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Disclosures: The authors report no relevant financial disclosures.
January 26, 2021
2 min read

COVID-19 lockdowns may negatively affect myopia progression in young children

Disclosures: The authors report no relevant financial disclosures.
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There may be an association between home confinement due to the COVID-19 pandemic and a myopic shift in children aged 6 to 8 years in China, according to a study.

“The prevalence of myopia increased 1.4 to 3 times in 2020 compared with the previous 5 years as a result of home confinement due to COVID‐19. The refractive status of younger children (6 to 8 years of age) may be more sensitive to environmental changes than older children,” Xuehan Qian, MD, PhD, co-author of the prospective cross-sectional study, told Healio/OSN.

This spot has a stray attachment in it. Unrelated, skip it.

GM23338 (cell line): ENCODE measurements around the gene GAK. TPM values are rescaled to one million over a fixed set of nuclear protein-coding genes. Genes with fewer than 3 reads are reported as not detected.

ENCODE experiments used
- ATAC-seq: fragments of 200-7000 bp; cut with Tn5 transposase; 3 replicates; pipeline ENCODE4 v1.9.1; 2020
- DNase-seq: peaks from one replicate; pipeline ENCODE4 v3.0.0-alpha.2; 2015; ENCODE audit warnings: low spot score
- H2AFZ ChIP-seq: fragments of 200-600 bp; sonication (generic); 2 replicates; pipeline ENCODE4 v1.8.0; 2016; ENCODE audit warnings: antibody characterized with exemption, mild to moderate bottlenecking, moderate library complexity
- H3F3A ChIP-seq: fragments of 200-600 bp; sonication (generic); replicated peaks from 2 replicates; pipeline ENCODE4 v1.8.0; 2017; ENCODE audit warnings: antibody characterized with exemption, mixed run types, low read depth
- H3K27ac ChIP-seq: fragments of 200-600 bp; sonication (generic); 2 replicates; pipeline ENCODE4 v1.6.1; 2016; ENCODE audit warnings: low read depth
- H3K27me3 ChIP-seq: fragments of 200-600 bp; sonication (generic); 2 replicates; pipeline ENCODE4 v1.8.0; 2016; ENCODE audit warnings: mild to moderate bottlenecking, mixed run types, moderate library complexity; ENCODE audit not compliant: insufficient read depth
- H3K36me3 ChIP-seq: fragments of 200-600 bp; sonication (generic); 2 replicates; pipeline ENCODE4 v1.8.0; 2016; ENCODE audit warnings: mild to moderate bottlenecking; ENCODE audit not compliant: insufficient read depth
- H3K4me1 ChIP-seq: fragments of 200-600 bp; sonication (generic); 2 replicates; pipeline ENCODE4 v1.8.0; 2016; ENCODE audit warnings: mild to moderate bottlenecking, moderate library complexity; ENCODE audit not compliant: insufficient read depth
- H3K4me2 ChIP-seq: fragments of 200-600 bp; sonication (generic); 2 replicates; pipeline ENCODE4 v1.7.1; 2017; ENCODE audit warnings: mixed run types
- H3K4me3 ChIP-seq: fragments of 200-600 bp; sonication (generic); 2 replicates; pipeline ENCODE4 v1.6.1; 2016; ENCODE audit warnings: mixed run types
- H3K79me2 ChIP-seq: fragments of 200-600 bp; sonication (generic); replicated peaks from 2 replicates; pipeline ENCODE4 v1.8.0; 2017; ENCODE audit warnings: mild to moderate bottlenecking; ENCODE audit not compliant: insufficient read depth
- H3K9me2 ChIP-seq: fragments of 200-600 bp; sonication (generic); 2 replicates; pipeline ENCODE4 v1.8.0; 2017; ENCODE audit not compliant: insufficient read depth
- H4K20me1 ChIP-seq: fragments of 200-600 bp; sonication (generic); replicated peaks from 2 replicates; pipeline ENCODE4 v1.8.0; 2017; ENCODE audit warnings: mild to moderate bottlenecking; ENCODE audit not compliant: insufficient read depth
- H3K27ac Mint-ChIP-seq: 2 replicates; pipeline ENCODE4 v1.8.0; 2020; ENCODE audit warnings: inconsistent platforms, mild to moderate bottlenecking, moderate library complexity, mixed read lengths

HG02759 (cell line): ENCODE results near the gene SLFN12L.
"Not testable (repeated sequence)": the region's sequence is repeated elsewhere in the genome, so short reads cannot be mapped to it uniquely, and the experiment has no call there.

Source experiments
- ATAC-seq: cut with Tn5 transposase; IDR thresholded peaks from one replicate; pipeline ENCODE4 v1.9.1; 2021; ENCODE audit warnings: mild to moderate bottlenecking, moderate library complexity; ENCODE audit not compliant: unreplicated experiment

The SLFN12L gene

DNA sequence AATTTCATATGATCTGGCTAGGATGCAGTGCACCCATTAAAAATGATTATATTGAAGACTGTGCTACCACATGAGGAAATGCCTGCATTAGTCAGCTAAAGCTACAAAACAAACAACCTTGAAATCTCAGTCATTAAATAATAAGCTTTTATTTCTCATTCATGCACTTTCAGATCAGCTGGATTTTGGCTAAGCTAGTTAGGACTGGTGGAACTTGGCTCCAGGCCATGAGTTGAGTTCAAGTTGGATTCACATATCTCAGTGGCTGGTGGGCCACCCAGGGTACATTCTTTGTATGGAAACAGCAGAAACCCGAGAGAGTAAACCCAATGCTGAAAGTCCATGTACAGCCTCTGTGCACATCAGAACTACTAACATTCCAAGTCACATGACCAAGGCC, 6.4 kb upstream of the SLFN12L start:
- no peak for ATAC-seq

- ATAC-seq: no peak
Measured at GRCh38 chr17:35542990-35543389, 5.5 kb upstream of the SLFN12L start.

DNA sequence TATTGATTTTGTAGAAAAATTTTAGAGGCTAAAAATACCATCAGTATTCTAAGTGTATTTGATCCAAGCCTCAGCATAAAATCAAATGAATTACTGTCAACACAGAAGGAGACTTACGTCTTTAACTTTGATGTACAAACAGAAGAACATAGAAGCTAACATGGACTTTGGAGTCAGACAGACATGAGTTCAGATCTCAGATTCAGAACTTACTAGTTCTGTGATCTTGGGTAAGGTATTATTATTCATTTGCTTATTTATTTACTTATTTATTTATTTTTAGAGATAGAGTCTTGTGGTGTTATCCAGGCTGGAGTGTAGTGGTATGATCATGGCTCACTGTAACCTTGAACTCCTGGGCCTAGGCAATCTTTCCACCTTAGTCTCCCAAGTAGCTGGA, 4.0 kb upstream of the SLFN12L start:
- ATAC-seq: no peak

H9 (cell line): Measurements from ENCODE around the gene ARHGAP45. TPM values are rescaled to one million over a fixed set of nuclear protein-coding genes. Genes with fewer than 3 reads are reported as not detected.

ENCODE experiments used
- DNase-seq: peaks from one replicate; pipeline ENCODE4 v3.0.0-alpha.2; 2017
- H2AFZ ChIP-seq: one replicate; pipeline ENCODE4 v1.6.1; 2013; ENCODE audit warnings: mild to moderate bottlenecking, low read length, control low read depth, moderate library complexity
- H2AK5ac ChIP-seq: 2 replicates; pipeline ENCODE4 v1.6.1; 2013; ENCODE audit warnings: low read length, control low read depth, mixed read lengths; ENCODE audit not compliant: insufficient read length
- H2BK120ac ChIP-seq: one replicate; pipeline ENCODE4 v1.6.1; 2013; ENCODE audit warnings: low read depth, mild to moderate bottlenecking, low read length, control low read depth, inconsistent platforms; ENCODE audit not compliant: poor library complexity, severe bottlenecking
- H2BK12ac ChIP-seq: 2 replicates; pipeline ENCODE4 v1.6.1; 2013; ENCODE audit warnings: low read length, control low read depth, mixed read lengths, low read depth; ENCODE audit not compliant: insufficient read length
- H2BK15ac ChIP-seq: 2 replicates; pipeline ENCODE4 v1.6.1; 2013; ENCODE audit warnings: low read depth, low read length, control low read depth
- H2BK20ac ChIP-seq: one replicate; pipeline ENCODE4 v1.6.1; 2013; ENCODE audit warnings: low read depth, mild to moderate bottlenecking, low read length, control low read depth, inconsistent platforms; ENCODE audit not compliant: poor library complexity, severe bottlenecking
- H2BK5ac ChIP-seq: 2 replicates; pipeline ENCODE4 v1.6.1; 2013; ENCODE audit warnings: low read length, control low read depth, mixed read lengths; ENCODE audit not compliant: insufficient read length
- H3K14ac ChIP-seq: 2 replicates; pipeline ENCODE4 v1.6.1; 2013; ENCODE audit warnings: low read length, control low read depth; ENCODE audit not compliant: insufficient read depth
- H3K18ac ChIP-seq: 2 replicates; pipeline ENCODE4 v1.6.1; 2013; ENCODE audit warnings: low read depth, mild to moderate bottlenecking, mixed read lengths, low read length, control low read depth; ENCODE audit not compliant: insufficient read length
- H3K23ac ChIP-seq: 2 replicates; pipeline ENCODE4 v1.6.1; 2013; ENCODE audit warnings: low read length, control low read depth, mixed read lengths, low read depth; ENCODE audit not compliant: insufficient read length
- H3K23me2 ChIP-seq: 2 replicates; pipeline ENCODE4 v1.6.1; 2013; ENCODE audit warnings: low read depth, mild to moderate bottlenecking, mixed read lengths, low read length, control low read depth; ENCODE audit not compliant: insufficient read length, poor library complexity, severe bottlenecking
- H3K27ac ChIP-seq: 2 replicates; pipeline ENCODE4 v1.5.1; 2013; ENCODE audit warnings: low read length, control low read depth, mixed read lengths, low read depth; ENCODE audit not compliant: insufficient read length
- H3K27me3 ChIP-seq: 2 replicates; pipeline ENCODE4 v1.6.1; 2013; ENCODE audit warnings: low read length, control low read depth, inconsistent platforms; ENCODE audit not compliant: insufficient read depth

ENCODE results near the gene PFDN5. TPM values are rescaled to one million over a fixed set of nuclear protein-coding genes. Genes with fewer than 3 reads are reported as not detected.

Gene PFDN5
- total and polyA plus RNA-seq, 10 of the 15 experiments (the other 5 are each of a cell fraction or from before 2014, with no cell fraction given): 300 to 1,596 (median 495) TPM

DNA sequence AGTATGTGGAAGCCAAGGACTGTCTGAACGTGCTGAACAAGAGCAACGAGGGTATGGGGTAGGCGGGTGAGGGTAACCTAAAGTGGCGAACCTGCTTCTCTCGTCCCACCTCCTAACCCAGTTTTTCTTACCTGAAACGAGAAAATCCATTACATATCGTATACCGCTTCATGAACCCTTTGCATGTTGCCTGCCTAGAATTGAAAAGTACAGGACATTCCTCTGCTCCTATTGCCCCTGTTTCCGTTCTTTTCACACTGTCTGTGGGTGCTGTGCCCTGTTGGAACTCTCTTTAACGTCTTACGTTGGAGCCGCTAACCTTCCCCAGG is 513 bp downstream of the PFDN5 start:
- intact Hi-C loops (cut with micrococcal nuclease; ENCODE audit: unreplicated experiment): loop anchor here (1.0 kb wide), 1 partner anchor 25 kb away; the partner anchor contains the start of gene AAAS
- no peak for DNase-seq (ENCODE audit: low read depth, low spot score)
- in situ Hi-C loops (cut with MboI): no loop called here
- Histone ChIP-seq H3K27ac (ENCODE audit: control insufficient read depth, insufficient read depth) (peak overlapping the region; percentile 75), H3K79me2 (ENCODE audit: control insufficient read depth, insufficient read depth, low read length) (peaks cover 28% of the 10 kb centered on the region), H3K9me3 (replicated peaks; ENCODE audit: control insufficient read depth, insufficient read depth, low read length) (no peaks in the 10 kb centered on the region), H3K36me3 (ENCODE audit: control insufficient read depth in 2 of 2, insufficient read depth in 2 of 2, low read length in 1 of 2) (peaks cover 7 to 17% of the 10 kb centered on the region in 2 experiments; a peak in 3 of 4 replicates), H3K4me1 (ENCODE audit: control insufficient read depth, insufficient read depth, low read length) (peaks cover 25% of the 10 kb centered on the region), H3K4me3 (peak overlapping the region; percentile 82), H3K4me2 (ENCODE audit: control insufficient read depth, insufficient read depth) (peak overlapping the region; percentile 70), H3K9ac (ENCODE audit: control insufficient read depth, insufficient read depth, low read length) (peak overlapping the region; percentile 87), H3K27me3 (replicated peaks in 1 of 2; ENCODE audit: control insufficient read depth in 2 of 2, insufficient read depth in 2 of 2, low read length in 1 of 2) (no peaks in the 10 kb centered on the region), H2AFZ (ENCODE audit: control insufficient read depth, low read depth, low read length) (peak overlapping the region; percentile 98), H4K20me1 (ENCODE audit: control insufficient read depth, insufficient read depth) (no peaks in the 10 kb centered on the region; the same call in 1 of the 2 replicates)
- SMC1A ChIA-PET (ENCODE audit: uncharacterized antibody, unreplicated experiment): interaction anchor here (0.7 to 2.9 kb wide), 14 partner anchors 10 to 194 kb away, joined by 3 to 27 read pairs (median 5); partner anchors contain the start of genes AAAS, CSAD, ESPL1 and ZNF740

School-based photoscreenings were used to measure spherical equivalent refraction in 123,535 children aged 6 to 13 years from 10 elementary schools in Feicheng, China, from 2015 to 2020. The analysis included data from 194,904 test results from 389,808 eyes.

Xuehan Qian

A substantial myopic shift occurred in the 2020 photoscreenings compared with the previous years for children aged 6, 7 and 8 years, with decreases in spherical equivalent refraction of –0.32 D, –0.28 D and –0.29 D, respectively. In the 2020 screenings, myopia prevalence was higher than the highest prevalence in previous years in children aged 6 years, at 21.5% vs. 5.7%; children aged 7 years, at 26.2% vs. 16.2%; and children aged 8 years, at 37.2% vs. 27.7%.

In children aged 9 to 13 years, the differences in spherical equivalent refraction and prevalence of myopia were minimal.

Screenings took place annually in September from 2015 to 2019. After schools reopened in June 2020, after a 5-month closure because of the pandemic, screenings were conducted again, with data analysis occurring in July 2020.